Just Another GMAT Story

Although this may be just another GMAT blog, but I think it will be interesting to document my GMAT story….let’s see how challenging it’s really going to be…Here, I will be sharing my 30 days countdown….

30 days to go……

I have been thinking of GMAT for a long time. I am planning to apply to a few courses in India using GMAT score instead of a CAT score. Obvious reason for this selection is that I find myself with a lower probability of making the cut at CAT. Also, there are some programs which takes only a GMAT score, so I have no option but to go for it.

As usual of me, it always takes last date or final deadline of everything to get me moving. I am not confident enough to wake up one fine morning and decide that I am going to write GMAT next Monday. I need some preparation, so I did turned the calendar and selected the most celebrated date of the next month as my GMAT date…with scheduling done I have around four weeks to tame the devil(All I need is a good GMAT score). Yeah, I will be writing GMAT in first week of September, which means my late decision comes with a risk….I‘ll miss the first round application deadline of one of the schools on my list.

I have a decent GRE score and it gives me some confidence, although I know GMAT is not GRE…things are different here. Moreover, any score to be called decent by Indian standard need lots more perspiration compared to a decent GRE score.

Sentence Correction Questions

Having tried a few questions from the Official Guide, I know my weak areas and where I need to improve on. Out of array of question types Sentence Correction, hereafter to be referred as SC (do not confuse with Schedules Castes) is one I find most tedious. It is not because it’s been longtime, I left academics and those grammar books, but I never cared for my sentences to be grammatically correct as long as it conveyed the proper sense and right message to the one it has been intended for. I believe I considered grammar as most discounted element in my English usage. I find most of the people who constitute the others for me are as grammatically challenged as me.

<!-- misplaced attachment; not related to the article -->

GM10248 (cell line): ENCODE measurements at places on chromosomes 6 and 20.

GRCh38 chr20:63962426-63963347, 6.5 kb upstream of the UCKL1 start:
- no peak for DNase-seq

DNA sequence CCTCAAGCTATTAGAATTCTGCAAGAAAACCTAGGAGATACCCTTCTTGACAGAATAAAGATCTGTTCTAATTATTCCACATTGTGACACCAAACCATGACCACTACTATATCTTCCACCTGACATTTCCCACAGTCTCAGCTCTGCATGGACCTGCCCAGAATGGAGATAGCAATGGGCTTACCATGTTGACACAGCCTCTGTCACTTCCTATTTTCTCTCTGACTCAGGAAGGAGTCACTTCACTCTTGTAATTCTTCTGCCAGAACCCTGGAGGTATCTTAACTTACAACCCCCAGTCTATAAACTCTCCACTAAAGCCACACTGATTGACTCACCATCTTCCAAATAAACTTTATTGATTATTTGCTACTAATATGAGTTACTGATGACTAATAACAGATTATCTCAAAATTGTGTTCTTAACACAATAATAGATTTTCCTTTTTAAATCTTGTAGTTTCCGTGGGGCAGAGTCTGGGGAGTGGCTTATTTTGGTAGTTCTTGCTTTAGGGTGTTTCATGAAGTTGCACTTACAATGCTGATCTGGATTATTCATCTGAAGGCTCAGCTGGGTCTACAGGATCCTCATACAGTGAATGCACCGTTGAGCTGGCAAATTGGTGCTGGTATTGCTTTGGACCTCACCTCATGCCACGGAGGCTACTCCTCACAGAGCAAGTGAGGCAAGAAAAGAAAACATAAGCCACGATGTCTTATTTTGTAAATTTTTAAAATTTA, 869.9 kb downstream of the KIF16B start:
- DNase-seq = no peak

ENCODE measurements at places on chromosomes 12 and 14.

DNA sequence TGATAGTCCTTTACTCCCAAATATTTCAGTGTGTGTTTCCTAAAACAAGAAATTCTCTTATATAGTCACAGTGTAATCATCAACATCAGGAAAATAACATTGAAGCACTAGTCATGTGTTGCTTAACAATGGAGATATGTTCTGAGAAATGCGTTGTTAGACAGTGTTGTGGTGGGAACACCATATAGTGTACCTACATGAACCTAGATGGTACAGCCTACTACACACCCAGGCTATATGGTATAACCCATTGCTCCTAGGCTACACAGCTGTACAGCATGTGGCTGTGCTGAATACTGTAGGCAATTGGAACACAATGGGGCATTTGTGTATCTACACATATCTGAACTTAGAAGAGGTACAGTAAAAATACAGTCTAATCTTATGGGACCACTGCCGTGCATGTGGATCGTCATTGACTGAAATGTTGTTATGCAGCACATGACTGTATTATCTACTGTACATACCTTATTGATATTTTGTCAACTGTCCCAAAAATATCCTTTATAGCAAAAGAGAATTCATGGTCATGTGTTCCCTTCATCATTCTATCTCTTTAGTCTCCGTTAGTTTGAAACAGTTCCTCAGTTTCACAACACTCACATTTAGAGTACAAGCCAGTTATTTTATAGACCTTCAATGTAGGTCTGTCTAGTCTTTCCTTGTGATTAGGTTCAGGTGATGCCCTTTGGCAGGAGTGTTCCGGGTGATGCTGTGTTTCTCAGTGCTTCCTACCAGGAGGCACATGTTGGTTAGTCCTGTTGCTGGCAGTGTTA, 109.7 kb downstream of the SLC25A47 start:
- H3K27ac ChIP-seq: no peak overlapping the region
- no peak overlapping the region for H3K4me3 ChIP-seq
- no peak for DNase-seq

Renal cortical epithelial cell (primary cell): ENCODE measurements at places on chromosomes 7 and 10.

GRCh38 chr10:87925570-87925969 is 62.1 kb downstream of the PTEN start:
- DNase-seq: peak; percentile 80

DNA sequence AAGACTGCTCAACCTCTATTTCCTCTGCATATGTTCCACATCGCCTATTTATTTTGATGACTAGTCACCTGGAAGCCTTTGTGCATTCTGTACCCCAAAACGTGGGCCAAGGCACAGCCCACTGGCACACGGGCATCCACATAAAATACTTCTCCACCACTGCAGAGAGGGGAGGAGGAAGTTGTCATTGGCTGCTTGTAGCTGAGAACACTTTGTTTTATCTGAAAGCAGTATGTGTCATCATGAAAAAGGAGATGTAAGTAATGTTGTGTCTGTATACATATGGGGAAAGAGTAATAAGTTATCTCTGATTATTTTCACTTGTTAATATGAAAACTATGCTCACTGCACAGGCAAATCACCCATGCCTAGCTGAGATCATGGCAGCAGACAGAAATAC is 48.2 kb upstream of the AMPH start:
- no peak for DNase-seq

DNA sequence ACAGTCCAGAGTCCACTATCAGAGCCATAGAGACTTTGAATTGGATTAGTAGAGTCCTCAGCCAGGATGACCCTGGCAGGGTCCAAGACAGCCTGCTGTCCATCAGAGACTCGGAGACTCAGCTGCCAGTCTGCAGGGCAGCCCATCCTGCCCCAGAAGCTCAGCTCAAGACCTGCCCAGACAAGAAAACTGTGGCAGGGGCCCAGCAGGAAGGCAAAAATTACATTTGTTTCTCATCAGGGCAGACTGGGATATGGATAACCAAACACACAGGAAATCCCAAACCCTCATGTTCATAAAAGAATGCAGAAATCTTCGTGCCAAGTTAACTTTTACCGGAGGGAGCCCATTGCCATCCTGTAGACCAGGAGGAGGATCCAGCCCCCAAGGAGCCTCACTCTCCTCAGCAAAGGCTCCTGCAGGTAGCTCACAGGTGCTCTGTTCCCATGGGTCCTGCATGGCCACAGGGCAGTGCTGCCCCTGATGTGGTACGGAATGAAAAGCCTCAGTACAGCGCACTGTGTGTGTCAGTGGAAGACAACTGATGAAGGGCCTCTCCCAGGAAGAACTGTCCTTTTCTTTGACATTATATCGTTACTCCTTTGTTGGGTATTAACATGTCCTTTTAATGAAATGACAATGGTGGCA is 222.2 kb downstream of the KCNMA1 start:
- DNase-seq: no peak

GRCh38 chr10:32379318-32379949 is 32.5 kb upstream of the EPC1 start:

Have you been writing lately? If you do, sometimes while reviewing what you have written, you may feel that the whole idea which you wanted to convey has gone missing out of the texts and what remains is a confused congregation of words which convey some weird sense. Other times, you may ask yourself, am I the one who wrote it? You may not be able to recognize your own words, let alone the errors in sentence correction questions if you do not know and use right grammar rules…… so, how do we use grammar rules? Before we comply with grammar rules of written English we need to know what the rules are…. After attempting few questions from OG and reviewing the pitfalls, here are some of the things which I consider one needs to keep in mind while attempting sentence correction question in GMAT:

  •      What looks obviously correct is not always correct. Even a completely absurd answer option can sound very correct. Check whether sentence as a whole and in parts agree to the rules standard written English grammar.
  •      Reading entire sentences instead of only underlined part, gets you better chances of catching the error right. Read all the options even if you have found the error and a correct option.
  • ¨      One should be able to identify the incorrect options and omit them. Correct omission leaves you with a fewer options to choose from.
  •      Check whether the sentence clearly presents what the author meant to say. The correct option will give a transparent and unambiguous meaning.
  •       The sentences should be concise i.e. if you are left with two or more options which are grammatically correct and also presents a clear meaning, then choose one which is concise and avoids wordiness. Ensure that the concision doesn’t alter the meaning of the sentence.
  •        Never use your time to frame a correct option, choose the one from the provided option which you consider the best with reference to grammar, meaning and concision.

The best way to go through it is to get a clear understanding of the rules first. One needs to understand where their usage is included and where they are excluded, how one rule is linked to the other rules, how two or more grammar rules, meaning flaws and wordiness combine together to form a single complex question of sentence correction in actual GMAT.

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About Barun Jha

Infrastructure Professional, Introvert,Writer, Wonderer, Wanderer
This entry was posted in Barun Jha, Blogs, GMAT, GRE, Random and tagged , , , , , , , , , , . Bookmark the permalink.

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